The University had a grant to plan, design and install a residential landscape that improved environmental biodiversity. The University found a homeowner that agreed to a landscape makeover. In return the new installation would be maintained by the University for 3 years.
Sounds great! The design scale was impressive. Like most designs the design scale exceeded the budget. To save money the University decided to use Glyphosate (RoundUp) to kill the lawn. Using Glyphosate (RoundUp) eliminated the cost of renting a sod cutter and hauling the debris.
So I was confused. Someone is lecturing me on the environmental benefits of using Glyphosate (RoundUp) to promote biodiversity planning in landscape design. Two weeks prior to this lecture I attended several herbicide lectures so I am not totally confused.
In my own practice there has been many times where the design exceeds the budget. It happens. Best practice is to discuss the options with the client. Never has a client chosen Glyphosate (RoundUp). Either we scale back the design or the client agrees to increase the budget.
The University had a choice. Scale back the design and do what was environmentally beneficial. Instead, the University knowingly used Glyphosate (RoundUp) ignoring the environment issues. The funded University project was focused on the environmental benefits of biodiversity planning in landscape design.
Clients who have established espaliers enjoy the living art. Espaliers need to be maintained. There are plenty of good books on pruning. So, I am not going to explain how or when to prune. Instead I am going to share a espalier restoration adventure. The restoration and training process requires pruning restraint with an eye for understanding how each cut works to create a decorative structure.
When espaliers are neglected or mishandled they lose form and the plant health may decline (Photo 1). A couple of years ago I was called to restore 3 neglected espaliers. These espaliers are estimated to be more than 50 years old. They were over grown, girdled by wire, and unsightly (Photo 2).
Restoration takes time. Therefore, pruning restraint is part of the maintenance process. Time is calculated in seasons. How many seasons? Depends on the project. For this client I estimated 3 growing seasons to go from unsightly to revealing a decorative structure.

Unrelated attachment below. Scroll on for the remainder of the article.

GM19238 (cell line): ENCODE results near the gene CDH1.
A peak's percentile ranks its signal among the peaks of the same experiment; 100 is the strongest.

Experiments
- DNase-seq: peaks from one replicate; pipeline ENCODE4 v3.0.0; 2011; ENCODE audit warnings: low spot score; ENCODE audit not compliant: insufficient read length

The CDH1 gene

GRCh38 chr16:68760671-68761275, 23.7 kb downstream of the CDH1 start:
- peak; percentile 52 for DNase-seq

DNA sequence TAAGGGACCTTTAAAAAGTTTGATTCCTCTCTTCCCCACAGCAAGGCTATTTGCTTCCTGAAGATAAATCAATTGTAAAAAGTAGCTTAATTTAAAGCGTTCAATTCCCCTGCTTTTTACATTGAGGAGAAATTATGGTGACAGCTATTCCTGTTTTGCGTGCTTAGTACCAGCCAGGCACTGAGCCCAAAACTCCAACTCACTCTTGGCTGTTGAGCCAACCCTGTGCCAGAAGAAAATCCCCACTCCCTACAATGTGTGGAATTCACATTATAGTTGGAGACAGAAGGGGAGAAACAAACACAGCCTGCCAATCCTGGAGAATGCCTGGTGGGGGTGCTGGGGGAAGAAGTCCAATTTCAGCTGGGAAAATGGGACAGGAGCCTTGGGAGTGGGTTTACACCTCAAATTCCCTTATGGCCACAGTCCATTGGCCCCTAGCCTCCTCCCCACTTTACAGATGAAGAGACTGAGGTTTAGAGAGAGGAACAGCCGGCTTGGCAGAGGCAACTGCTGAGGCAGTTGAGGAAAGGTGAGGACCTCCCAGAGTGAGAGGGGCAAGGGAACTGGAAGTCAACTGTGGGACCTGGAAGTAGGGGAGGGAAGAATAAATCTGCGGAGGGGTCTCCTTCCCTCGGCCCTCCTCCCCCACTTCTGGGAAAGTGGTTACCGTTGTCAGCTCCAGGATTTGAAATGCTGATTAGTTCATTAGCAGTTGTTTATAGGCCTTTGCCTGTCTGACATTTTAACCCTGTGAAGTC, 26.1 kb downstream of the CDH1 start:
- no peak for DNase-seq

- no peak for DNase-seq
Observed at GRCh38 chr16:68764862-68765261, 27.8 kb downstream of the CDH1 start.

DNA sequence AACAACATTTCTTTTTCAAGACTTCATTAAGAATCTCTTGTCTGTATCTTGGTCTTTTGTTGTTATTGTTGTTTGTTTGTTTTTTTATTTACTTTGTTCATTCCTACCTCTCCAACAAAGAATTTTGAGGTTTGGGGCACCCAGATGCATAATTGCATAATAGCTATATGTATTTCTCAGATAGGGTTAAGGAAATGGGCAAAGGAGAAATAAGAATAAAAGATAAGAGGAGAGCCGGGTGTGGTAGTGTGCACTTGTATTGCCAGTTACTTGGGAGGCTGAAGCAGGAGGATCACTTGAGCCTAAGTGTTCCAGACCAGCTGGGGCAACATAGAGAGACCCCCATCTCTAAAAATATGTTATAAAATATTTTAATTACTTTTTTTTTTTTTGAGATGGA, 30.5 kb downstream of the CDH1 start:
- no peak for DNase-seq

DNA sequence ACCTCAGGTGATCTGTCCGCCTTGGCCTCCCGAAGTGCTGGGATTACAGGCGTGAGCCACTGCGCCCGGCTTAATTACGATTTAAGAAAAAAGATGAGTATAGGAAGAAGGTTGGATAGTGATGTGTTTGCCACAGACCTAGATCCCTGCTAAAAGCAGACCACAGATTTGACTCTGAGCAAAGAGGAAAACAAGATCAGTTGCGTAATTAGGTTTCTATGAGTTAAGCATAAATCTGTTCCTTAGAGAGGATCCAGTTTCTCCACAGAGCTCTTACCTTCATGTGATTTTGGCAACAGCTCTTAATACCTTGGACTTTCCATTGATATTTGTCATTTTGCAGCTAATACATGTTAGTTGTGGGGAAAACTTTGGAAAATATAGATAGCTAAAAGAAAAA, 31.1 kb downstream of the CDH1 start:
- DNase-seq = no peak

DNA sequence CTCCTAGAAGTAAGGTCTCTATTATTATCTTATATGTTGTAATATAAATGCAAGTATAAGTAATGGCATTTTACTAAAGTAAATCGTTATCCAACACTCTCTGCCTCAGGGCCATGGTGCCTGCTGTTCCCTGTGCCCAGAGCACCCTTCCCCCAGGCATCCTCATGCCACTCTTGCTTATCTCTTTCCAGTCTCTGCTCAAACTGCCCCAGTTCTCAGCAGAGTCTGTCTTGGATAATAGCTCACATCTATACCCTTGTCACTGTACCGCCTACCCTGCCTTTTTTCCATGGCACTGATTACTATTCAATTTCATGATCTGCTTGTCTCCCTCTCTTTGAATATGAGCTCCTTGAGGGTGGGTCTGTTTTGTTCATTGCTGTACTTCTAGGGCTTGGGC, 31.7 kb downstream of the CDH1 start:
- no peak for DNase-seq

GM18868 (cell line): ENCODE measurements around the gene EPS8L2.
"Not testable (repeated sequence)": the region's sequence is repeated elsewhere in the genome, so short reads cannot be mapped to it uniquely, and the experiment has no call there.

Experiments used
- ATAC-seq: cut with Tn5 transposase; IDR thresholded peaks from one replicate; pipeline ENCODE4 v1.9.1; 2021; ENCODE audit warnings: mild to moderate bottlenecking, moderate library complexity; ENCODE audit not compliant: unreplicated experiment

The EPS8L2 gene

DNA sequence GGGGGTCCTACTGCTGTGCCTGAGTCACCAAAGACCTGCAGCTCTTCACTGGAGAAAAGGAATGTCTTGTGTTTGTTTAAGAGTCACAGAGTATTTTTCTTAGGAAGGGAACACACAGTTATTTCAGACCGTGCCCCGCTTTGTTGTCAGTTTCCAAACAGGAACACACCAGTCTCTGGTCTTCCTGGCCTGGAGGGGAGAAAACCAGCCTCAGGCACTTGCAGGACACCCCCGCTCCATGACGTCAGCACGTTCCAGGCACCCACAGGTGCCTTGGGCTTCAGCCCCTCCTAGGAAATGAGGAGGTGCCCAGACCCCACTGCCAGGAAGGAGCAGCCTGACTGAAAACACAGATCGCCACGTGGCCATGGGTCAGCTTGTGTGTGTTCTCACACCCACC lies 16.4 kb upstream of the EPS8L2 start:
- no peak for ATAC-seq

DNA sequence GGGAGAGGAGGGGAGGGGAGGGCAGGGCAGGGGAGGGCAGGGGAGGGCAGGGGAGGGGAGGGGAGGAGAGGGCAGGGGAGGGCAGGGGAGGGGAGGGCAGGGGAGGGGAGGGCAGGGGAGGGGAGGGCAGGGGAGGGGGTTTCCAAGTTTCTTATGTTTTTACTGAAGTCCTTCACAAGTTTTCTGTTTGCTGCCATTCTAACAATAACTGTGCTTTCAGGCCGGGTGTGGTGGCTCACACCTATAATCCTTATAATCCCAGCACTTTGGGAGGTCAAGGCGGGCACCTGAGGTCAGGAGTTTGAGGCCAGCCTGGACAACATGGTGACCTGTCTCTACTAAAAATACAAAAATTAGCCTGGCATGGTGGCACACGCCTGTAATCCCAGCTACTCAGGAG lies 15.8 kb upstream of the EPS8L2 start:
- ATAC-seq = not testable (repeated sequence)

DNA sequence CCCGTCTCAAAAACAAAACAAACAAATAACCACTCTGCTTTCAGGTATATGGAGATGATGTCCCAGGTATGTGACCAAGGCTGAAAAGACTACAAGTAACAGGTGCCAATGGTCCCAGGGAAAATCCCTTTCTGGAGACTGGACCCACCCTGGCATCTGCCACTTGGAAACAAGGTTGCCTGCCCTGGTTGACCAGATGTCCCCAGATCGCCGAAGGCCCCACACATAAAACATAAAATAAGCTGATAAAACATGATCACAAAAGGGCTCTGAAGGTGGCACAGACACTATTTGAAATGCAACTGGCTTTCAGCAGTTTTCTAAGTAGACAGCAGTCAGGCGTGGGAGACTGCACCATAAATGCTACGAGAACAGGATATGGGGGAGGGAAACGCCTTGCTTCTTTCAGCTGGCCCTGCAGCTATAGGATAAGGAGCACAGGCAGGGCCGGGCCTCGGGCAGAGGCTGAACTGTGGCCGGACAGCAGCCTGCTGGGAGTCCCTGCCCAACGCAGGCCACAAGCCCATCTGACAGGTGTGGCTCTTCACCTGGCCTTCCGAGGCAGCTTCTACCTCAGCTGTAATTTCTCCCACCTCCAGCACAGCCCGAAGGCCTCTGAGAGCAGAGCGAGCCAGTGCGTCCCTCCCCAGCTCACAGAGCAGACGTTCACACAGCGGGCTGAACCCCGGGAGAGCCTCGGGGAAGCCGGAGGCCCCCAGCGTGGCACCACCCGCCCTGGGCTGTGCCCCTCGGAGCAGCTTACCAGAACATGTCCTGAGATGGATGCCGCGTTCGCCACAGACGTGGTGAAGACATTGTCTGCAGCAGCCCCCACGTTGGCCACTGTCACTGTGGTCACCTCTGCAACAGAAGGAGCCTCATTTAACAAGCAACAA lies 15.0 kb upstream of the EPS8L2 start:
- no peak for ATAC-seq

When I first consulted with the home owners I took pictures of the espaliers. Using the photos I discussed the issues and options the client choose restoration. An example of a serious issue is this photo 2 were heavy gauge wire is girdling the tree. This particular issue is a common problem that I encounter when I am consulting on other properties.
After the first dormant season pruning was completed overcrowding was reduced (Photo 3). The second season pruning was completed reducing height and overcrowding (Photo 4). Compare photo 1, 3 and 4 notice the tree has been cleaned and congestion reduced. Follow up maintenance is scheduled each season after the trees leaf out.
Scheduled restoration takes time. After the first maintenance season some clients will want the schedule to be accelerated. As long as no safety hazards exist I stick to the restoration schedule. Sticking to the schedule requires pruning restraint. Keep in mind the health of the plant, the canopy, and what each cut means to restoring an artful structure.
Restoring neglected espaliers requires a maintenance priority discussion with the client. The task list includes cleaning, reducing overcrowding, and height, remove girdling wires, and evaluation during scheduled maintenance. During evaluation you are checking how the trees are compartmentalizing and making canopy reduction decisions. Having a plan reduces maintenance hours during restoration. Maintained espaliers are wonderful living garden decorations.
Return to this post February 2017 to get an update on this restoration adventure.
When I was a child my family sold terra cotta and ceramic containers from Mexico. We did not have a retail store. We would scout vacant lots on busy street corners park and sell our merchandise from the back of a truck. The containers usually sold out by the afternoon.
Winter is a good time to inventory garden containers. During the winter I use this time to evaluate the containers that I have set in client gardens. Containers complement the attitude of any garden.
Each one of my clients has a unique landscape attitude. You can find containers for every attitude. Client landscape attitudes shift over time. I am always looking to add a new garden container. Hunting for new containers is exciting. If I love the container sitting on a pallet I will buy it.
Do you love your containers? Loved containers inspire seasonal plant selections. If your container love has fizzled out it is time to move or modify your containers. Best scenario is to add a new container to refresh your container love.
I am always scouting for containers. Where I look depends on the garden attitude. Good sources are nurseries, wholesalers, and consignment shops.
Some of the places where I have purchased containers:
Patapsco Valley Sales, Baltimore, MD – The inventory quality is fantastic. Every container that I have purchased from Patapsco looks great.
Pennoyer Newman, New York, NY – These containers are tough, lightweight, look great, and can be left outdoors in cold climates. My experience is with the following designs: Garland Planter, Dutch Planter, French Florentine Round, The Modern Collection.
Southland Nursery, Vancouver BC – This nursery is an adventure. The selection is amazing the team is happy to assist.